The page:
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Date Submitted: 11/27/2012 02:07 PM

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Like feminists in other disciplines, IR feminists have claimed that instrumental

rationality, based on rational choice theory, is a model extrapolated from

the highly individualistic competitive behavior of Western men in the

marketplace, which IR theorists have generalized to the behavior of states.

Rather than uncritically assume the state as a given unit of analysis, IR

feminists have investigated the constitutive features and identities of “gendered states” and their implications for women’s and men’s lives (Peterson

1992). Feminists have asked whether it makes a difference that most

foreign policy leaders in the world are men and why women remain so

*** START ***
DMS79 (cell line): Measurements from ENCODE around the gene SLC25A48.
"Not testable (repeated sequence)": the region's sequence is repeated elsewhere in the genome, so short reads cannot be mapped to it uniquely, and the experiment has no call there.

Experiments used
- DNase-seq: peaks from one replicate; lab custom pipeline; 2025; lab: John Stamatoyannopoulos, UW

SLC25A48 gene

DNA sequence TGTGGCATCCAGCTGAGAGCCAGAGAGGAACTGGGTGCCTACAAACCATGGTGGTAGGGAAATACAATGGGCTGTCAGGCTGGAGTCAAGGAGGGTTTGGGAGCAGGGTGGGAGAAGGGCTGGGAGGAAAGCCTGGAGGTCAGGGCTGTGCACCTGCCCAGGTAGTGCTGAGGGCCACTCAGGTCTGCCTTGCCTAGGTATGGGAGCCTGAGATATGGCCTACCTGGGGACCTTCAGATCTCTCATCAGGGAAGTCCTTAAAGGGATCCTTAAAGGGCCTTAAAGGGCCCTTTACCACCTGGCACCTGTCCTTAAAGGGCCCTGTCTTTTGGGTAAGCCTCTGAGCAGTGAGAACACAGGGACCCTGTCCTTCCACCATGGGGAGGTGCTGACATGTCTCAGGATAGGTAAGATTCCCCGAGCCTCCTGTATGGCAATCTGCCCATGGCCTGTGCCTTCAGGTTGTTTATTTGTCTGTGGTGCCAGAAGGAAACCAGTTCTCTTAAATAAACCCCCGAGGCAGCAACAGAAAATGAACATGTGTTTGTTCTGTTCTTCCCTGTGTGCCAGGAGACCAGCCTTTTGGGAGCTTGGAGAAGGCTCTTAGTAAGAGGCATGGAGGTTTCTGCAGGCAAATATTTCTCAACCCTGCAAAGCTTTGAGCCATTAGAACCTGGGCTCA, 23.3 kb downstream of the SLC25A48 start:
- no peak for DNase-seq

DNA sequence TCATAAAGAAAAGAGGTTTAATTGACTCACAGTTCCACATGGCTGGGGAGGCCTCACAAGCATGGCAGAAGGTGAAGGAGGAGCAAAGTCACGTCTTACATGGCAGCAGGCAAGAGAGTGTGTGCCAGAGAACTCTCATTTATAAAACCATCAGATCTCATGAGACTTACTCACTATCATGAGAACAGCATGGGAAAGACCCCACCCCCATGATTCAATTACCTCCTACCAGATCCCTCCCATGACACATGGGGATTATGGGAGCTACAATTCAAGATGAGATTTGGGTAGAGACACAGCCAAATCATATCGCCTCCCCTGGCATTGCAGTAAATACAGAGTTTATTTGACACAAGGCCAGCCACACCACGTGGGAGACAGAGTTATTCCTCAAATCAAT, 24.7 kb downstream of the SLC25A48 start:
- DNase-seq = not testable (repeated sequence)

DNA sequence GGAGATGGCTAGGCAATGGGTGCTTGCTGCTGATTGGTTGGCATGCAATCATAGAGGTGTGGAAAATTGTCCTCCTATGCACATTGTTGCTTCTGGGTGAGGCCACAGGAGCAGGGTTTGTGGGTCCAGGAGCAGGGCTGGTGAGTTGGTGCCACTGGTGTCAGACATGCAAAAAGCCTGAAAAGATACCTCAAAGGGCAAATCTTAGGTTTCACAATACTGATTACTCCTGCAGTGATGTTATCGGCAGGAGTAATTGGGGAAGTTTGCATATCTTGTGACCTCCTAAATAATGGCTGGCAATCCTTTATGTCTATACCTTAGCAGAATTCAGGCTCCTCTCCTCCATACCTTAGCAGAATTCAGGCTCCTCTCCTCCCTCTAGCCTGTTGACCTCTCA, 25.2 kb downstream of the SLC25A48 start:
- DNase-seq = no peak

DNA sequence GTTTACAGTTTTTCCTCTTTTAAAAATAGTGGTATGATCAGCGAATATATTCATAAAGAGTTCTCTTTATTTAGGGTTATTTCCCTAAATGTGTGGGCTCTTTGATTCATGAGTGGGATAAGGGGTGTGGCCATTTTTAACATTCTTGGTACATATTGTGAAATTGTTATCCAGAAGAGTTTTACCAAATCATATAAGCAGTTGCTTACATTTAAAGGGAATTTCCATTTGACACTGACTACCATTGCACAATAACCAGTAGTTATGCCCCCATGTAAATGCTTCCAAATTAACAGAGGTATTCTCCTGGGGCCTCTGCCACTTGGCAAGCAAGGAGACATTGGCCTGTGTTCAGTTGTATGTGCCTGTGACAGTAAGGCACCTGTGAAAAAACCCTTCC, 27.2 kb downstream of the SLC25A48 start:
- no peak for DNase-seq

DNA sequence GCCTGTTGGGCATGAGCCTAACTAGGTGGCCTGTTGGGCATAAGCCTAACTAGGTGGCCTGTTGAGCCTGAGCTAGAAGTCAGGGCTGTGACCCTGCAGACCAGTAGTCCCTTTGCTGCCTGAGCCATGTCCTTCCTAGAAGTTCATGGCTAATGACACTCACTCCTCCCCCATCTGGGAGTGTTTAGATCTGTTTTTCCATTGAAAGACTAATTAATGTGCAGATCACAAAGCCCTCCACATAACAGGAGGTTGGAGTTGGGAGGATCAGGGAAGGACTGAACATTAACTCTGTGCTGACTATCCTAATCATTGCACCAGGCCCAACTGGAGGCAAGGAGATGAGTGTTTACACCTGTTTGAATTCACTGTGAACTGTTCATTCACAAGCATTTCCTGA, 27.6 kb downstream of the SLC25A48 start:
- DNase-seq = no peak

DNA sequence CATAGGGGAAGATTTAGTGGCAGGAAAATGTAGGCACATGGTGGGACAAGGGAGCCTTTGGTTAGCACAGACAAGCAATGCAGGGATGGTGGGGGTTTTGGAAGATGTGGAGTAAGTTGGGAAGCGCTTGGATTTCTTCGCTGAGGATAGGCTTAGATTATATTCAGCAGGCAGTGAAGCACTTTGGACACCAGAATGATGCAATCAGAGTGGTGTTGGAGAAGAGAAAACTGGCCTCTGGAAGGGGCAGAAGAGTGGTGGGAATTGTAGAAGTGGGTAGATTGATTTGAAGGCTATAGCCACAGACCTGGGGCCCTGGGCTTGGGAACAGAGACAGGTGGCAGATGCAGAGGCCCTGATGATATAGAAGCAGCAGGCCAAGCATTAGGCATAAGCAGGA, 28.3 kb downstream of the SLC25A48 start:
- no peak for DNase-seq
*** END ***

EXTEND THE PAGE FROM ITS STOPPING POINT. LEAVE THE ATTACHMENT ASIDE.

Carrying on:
fundamentally disempowered in matters of foreign and military policy.

They have questioned why states’ foreign policies are so often legitimated

in terms of typically hegemonic masculine characteristics and why wars

have been fought mostly by men. These constitutive questions have rarely

been asked in IR; they are questions that probably could not be asked

within the epistemological and methodological boundaries of positivist

social science.

Like feminists in other disciplines, IR feminists have expressed skepticism

toward a body of knowledge that, while it claims to be universal and objective, is in reality based on knowledge primarily from men’s lives. An

ontology based on unitary states operating in an asocial, anarchical international environment does not provide an entry point for feminist theories

grounded in an epistemology that takes social relations, particularly gender

relations, as its central category of analysis. Feminist ontology is based on

social relations that are constituted by historically contingent unequal political, economic, and social structures. Unlike practitioners of conventional

social science IR, IR feminists generally prefer historical or sociological

analyses that begin with individuals and the hierarchical social relations in

which their lives are situated....